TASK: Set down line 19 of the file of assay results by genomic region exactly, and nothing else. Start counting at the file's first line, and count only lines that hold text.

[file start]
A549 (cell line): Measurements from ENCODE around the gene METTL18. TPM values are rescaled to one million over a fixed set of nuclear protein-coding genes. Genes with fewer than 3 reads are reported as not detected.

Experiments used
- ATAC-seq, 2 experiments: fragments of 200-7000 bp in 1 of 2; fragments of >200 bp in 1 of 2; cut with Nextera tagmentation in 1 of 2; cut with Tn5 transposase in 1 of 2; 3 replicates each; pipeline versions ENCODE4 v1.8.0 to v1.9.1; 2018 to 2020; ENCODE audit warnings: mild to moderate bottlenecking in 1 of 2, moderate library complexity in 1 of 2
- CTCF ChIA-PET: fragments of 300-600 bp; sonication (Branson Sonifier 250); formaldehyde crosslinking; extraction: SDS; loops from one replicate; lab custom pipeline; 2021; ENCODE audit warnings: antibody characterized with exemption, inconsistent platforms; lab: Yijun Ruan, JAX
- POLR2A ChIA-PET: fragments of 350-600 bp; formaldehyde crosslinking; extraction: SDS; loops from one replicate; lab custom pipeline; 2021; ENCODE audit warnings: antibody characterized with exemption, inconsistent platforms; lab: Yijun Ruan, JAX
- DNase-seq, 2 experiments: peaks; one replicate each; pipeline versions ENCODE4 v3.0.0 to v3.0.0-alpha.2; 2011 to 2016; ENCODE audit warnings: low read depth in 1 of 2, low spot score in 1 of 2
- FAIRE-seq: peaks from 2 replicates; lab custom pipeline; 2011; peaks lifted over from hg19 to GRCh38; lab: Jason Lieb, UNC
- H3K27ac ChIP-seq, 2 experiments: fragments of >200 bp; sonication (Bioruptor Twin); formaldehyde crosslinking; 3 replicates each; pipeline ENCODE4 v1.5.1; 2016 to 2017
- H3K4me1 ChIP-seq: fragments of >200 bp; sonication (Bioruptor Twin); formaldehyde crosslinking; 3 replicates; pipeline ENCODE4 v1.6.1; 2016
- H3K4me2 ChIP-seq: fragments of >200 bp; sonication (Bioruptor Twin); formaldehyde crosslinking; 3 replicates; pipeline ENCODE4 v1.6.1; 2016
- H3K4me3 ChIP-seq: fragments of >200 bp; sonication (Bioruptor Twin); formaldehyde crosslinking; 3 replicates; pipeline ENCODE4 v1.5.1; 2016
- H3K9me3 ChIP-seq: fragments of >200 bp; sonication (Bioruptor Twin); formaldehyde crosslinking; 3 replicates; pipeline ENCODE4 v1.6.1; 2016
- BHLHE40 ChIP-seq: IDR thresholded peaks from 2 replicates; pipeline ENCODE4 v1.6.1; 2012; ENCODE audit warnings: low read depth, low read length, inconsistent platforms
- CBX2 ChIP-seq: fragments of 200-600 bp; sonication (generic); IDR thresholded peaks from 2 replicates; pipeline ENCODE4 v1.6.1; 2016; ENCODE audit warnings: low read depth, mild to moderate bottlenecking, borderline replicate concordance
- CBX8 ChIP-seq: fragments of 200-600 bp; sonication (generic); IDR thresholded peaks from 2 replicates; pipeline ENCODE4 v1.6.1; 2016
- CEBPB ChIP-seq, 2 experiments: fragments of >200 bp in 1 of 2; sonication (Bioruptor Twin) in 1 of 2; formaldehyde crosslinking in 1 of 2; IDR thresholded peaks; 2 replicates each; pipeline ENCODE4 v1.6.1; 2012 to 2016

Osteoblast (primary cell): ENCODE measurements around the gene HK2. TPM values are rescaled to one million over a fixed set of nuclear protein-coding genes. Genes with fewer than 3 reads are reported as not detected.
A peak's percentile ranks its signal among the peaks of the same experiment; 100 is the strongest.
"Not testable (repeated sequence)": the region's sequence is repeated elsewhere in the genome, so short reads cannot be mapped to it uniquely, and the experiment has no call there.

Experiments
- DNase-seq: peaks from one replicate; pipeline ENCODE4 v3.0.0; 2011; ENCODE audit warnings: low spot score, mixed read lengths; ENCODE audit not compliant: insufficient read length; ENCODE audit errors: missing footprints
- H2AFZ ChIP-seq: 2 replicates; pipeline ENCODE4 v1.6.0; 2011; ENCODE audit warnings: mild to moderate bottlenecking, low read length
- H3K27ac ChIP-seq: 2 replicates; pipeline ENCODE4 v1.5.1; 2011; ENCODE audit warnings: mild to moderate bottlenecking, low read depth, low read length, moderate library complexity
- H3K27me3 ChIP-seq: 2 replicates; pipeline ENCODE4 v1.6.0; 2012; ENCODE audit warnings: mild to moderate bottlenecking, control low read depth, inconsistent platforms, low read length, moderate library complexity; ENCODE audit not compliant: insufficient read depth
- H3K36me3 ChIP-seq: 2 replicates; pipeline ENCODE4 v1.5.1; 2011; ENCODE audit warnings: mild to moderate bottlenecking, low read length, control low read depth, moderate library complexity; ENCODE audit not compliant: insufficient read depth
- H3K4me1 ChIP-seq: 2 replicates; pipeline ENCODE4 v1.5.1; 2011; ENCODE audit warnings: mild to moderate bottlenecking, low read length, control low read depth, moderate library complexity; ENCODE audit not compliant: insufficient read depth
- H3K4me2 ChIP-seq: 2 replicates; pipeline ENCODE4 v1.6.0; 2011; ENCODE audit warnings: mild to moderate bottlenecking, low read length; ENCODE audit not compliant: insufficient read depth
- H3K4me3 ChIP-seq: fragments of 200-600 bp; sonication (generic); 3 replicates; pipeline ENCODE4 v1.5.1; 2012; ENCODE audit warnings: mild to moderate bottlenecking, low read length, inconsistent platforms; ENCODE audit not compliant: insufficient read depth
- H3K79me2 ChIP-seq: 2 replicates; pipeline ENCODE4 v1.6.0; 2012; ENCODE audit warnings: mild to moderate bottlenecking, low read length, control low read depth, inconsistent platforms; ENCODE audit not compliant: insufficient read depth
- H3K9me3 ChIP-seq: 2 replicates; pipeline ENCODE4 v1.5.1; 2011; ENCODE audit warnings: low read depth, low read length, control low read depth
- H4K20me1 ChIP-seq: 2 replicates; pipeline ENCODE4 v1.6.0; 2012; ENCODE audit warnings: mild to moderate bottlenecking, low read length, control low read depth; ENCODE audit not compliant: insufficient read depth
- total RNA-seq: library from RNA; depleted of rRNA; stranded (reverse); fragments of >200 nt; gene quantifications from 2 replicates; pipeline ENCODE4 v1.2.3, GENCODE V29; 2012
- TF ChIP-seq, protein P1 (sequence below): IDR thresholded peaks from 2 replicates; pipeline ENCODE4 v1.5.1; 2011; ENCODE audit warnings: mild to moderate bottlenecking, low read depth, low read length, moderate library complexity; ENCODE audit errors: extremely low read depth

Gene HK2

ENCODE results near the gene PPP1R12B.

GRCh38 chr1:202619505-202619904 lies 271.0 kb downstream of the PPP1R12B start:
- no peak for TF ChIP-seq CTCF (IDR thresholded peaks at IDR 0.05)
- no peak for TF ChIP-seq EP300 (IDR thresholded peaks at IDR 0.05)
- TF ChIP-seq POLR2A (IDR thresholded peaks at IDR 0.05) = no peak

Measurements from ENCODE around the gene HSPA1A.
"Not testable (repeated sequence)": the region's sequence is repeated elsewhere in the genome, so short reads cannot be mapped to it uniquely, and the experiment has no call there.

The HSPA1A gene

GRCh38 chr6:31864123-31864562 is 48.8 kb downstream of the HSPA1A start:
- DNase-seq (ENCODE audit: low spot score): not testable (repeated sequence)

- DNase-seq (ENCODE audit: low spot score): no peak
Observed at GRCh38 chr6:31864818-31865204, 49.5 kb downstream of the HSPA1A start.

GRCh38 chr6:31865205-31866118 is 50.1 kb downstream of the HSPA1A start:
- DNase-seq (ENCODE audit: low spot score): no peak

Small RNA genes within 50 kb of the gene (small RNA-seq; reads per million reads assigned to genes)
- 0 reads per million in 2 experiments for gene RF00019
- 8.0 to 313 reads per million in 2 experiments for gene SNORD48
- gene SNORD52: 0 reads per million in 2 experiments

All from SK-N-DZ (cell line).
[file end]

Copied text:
"Not testable (repeated sequence)": the region's sequence is repeated elsewhere in the genome, so short reads cannot be mapped to it uniquely, and the experiment has no call there.